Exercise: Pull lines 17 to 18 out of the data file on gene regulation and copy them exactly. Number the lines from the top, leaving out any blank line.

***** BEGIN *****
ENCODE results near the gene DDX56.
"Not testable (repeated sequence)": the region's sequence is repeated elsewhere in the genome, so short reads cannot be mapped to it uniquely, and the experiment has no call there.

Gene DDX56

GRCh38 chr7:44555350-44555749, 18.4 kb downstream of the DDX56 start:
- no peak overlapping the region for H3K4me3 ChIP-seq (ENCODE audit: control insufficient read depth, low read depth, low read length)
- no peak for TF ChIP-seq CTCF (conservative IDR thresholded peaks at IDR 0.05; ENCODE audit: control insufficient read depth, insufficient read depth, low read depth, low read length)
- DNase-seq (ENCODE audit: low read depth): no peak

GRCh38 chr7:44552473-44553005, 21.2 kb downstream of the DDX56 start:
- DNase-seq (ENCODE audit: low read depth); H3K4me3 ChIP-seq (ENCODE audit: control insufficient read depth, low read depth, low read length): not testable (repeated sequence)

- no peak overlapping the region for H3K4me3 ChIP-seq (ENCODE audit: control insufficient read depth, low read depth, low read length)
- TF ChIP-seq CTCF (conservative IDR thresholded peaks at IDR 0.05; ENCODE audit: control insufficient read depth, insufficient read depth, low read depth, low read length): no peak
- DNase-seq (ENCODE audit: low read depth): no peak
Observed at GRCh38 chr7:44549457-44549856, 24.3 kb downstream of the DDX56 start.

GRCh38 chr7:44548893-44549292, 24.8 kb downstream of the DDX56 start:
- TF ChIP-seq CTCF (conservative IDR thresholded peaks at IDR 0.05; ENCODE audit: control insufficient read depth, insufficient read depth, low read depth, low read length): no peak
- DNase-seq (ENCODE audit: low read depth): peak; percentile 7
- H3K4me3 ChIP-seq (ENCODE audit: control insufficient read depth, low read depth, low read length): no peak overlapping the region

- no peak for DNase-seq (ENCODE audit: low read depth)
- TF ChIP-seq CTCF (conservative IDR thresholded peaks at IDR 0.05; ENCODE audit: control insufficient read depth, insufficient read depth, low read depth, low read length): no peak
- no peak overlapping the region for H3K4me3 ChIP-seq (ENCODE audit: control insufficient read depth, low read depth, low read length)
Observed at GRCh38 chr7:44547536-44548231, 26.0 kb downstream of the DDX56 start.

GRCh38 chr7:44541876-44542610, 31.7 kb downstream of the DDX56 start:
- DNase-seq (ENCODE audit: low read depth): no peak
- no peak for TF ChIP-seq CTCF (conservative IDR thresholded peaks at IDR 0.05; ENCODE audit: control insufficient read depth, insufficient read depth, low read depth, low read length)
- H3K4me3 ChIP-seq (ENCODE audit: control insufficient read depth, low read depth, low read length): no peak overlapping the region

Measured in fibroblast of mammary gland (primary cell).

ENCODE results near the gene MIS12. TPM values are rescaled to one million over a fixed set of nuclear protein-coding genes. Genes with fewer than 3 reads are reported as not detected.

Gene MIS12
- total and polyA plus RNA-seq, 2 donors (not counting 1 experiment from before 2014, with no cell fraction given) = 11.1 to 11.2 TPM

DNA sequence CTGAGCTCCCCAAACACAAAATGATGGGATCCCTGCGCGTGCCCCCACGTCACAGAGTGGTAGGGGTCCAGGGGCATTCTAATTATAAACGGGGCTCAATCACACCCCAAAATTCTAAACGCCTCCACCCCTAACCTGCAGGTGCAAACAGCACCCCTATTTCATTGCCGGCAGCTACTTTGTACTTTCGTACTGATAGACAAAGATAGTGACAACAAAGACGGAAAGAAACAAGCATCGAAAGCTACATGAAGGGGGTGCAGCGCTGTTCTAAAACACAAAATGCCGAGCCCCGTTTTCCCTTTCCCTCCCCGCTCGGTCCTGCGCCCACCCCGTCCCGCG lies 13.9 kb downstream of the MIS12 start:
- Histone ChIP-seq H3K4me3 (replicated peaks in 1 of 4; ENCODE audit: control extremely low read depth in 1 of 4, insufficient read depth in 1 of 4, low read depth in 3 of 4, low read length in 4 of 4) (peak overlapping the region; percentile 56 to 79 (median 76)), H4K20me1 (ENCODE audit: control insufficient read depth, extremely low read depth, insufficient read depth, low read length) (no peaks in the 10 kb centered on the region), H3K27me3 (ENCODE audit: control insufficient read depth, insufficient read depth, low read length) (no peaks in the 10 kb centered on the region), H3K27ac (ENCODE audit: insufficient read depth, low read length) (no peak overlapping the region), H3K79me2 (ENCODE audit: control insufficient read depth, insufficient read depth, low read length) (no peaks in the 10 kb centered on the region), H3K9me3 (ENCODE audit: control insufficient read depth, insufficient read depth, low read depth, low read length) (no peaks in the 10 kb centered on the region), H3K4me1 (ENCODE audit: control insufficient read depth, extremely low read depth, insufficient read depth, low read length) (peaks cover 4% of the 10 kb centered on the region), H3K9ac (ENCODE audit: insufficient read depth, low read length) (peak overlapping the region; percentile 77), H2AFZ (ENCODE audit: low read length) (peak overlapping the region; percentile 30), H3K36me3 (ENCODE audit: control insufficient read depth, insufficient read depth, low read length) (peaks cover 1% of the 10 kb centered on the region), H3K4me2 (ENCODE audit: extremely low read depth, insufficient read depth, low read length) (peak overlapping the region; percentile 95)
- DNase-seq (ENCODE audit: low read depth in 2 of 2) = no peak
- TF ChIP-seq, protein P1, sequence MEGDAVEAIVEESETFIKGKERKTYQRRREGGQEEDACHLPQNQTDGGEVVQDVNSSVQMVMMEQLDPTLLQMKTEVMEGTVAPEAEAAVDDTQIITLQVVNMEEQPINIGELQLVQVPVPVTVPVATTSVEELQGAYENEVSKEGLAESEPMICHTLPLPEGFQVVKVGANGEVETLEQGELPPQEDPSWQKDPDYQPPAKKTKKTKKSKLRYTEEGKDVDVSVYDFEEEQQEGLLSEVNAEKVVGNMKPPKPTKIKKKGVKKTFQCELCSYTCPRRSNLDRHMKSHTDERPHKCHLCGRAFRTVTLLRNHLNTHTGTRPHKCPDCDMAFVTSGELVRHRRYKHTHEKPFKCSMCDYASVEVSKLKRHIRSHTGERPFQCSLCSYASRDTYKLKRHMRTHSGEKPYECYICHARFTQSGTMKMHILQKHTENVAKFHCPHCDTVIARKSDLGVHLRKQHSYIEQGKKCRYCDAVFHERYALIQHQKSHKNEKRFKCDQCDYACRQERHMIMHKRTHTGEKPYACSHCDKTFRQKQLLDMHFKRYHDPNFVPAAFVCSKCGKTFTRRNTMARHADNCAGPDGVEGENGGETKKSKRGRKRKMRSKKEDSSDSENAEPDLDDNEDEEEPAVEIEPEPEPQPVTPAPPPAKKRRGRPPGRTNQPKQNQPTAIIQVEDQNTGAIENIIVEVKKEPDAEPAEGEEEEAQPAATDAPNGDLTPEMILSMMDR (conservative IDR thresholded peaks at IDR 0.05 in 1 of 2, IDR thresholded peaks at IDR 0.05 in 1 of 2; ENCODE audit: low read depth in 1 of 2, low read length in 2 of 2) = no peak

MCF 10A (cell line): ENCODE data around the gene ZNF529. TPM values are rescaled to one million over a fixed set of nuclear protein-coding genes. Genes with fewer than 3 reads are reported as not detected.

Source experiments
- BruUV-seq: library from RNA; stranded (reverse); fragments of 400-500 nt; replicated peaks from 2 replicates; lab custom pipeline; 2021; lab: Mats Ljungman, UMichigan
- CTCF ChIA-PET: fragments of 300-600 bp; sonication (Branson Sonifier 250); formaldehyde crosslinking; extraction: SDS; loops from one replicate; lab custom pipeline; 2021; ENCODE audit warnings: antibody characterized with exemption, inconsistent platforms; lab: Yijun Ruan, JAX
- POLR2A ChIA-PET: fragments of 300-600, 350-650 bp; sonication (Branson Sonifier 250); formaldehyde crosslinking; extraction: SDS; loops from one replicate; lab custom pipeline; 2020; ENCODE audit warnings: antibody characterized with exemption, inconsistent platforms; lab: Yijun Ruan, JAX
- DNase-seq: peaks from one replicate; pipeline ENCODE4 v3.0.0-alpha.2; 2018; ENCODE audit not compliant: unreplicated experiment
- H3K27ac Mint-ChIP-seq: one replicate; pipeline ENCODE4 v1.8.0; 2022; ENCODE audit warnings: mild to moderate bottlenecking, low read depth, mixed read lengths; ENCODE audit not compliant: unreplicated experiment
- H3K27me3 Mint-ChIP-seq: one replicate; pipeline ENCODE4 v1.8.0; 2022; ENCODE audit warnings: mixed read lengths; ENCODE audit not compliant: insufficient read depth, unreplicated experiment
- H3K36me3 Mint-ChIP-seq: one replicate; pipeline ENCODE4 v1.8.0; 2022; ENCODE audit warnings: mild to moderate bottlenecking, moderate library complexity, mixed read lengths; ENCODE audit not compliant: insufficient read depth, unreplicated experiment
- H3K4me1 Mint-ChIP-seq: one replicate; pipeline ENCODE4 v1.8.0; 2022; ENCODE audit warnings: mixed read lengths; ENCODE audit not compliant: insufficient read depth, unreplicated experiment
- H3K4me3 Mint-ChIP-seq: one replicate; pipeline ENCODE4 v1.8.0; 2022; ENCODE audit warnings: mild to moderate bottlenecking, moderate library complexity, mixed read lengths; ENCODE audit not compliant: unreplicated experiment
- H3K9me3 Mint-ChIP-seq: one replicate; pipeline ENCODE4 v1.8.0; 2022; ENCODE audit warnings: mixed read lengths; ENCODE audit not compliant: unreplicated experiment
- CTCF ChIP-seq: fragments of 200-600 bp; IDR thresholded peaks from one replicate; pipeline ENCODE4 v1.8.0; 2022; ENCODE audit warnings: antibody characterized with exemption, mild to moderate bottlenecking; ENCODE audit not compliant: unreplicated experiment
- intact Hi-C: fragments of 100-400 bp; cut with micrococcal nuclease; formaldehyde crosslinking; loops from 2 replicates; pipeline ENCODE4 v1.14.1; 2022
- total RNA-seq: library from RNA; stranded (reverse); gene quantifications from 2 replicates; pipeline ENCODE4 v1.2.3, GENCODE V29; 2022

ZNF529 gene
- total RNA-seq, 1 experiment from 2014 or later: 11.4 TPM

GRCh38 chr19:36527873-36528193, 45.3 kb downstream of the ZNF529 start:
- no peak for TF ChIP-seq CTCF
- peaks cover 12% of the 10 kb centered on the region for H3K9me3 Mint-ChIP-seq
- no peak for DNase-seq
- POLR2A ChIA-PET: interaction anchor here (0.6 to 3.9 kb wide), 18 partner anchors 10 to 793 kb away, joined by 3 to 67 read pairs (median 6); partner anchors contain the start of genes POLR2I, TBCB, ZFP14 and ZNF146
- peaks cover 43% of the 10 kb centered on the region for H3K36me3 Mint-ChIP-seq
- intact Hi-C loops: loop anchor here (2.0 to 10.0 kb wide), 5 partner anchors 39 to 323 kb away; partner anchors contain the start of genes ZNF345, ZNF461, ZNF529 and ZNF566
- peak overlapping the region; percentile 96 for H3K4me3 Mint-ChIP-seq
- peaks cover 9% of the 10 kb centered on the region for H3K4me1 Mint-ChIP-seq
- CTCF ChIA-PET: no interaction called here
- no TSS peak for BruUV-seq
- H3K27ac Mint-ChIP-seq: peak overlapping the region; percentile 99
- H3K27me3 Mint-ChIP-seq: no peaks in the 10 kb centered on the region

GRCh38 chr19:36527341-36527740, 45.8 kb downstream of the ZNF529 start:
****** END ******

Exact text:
- H3K4me3 ChIP-seq (ENCODE audit: control insufficient read depth, low read depth, low read length): no peak overlapping the region

- no peak for DNase-seq (ENCODE audit: low read depth)